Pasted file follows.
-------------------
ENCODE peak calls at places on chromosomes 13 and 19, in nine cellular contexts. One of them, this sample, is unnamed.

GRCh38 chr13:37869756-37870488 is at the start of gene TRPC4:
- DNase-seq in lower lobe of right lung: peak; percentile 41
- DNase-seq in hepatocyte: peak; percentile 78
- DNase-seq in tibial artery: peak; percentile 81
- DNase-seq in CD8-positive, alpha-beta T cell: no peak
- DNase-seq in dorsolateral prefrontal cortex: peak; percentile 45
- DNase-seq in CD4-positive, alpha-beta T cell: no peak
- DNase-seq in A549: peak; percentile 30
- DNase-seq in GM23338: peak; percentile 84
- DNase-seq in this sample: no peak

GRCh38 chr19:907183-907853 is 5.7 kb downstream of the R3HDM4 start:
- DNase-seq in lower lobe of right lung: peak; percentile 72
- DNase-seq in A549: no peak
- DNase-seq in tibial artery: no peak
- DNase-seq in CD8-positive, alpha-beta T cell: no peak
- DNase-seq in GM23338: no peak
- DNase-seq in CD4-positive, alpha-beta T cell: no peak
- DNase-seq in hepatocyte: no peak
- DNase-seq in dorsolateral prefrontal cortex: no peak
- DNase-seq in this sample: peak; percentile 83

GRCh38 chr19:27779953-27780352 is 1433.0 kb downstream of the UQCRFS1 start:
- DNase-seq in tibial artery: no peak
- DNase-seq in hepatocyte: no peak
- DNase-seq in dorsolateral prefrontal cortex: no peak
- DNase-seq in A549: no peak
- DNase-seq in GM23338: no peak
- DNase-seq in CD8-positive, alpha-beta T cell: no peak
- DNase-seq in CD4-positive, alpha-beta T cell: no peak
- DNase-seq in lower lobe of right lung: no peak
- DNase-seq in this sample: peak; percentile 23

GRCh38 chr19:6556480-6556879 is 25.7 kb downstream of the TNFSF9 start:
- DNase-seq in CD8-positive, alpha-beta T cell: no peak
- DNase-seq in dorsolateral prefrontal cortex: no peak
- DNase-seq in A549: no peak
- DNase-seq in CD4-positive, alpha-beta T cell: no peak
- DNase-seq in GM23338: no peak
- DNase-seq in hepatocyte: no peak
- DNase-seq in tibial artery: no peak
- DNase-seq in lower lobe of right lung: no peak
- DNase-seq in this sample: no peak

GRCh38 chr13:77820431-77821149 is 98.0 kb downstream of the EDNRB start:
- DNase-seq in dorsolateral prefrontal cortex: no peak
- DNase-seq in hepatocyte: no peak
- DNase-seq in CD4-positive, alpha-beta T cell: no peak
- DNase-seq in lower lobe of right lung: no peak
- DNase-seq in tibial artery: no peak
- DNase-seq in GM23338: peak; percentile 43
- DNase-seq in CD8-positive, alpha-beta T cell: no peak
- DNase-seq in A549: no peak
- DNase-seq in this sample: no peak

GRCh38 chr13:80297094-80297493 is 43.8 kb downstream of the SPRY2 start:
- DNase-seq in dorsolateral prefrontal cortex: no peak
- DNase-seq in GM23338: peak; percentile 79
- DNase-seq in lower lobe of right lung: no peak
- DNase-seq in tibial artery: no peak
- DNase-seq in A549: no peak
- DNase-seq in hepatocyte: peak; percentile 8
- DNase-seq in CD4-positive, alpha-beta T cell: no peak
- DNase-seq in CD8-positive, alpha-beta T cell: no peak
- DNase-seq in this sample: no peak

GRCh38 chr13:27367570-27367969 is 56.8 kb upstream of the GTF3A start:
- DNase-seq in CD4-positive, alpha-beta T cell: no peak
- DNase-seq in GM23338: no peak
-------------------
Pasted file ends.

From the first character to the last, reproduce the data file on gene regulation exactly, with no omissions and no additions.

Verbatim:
ENCODE peak calls at places on chromosomes 13 and 19, in nine cellular contexts. One of them, this sample, is unnamed.

GRCh38 chr13:37869756-37870488 is at the start of gene TRPC4:
- DNase-seq in lower lobe of right lung: peak; percentile 41
- DNase-seq in hepatocyte: peak; percentile 78
- DNase-seq in tibial artery: peak; percentile 81
- DNase-seq in CD8-positive, alpha-beta T cell: no peak
- DNase-seq in dorsolateral prefrontal cortex: peak; percentile 45
- DNase-seq in CD4-positive, alpha-beta T cell: no peak
- DNase-seq in A549: peak; percentile 30
- DNase-seq in GM23338: peak; percentile 84
- DNase-seq in this sample: no peak

GRCh38 chr19:907183-907853 is 5.7 kb downstream of the R3HDM4 start:
- DNase-seq in lower lobe of right lung: peak; percentile 72
- DNase-seq in A549: no peak
- DNase-seq in tibial artery: no peak
- DNase-seq in CD8-positive, alpha-beta T cell: no peak
- DNase-seq in GM23338: no peak
- DNase-seq in CD4-positive, alpha-beta T cell: no peak
- DNase-seq in hepatocyte: no peak
- DNase-seq in dorsolateral prefrontal cortex: no peak
- DNase-seq in this sample: peak; percentile 83

GRCh38 chr19:27779953-27780352 is 1433.0 kb downstream of the UQCRFS1 start:
- DNase-seq in tibial artery: no peak
- DNase-seq in hepatocyte: no peak
- DNase-seq in dorsolateral prefrontal cortex: no peak
- DNase-seq in A549: no peak
- DNase-seq in GM23338: no peak
- DNase-seq in CD8-positive, alpha-beta T cell: no peak
- DNase-seq in CD4-positive, alpha-beta T cell: no peak
- DNase-seq in lower lobe of right lung: no peak
- DNase-seq in this sample: peak; percentile 23

GRCh38 chr19:6556480-6556879 is 25.7 kb downstream of the TNFSF9 start:
- DNase-seq in CD8-positive, alpha-beta T cell: no peak
- DNase-seq in dorsolateral prefrontal cortex: no peak
- DNase-seq in A549: no peak
- DNase-seq in CD4-positive, alpha-beta T cell: no peak
- DNase-seq in GM23338: no peak
- DNase-seq in hepatocyte: no peak
- DNase-seq in tibial artery: no peak
- DNase-seq in lower lobe of right lung: no peak
- DNase-seq in this sample: no peak

GRCh38 chr13:77820431-77821149 is 98.0 kb downstream of the EDNRB start:
- DNase-seq in dorsolateral prefrontal cortex: no peak
- DNase-seq in hepatocyte: no peak
- DNase-seq in CD4-positive, alpha-beta T cell: no peak
- DNase-seq in lower lobe of right lung: no peak
- DNase-seq in tibial artery: no peak
- DNase-seq in GM23338: peak; percentile 43
- DNase-seq in CD8-positive, alpha-beta T cell: no peak
- DNase-seq in A549: no peak
- DNase-seq in this sample: no peak

GRCh38 chr13:80297094-80297493 is 43.8 kb downstream of the SPRY2 start:
- DNase-seq in dorsolateral prefrontal cortex: no peak
- DNase-seq in GM23338: peak; percentile 79
- DNase-seq in lower lobe of right lung: no peak
- DNase-seq in tibial artery: no peak
- DNase-seq in A549: no peak
- DNase-seq in hepatocyte: peak; percentile 8
- DNase-seq in CD4-positive, alpha-beta T cell: no peak
- DNase-seq in CD8-positive, alpha-beta T cell: no peak
- DNase-seq in this sample: no peak

GRCh38 chr13:27367570-27367969 is 56.8 kb upstream of the GTF3A start:
- DNase-seq in CD4-positive, alpha-beta T cell: no peak
- DNase-seq in GM23338: no peak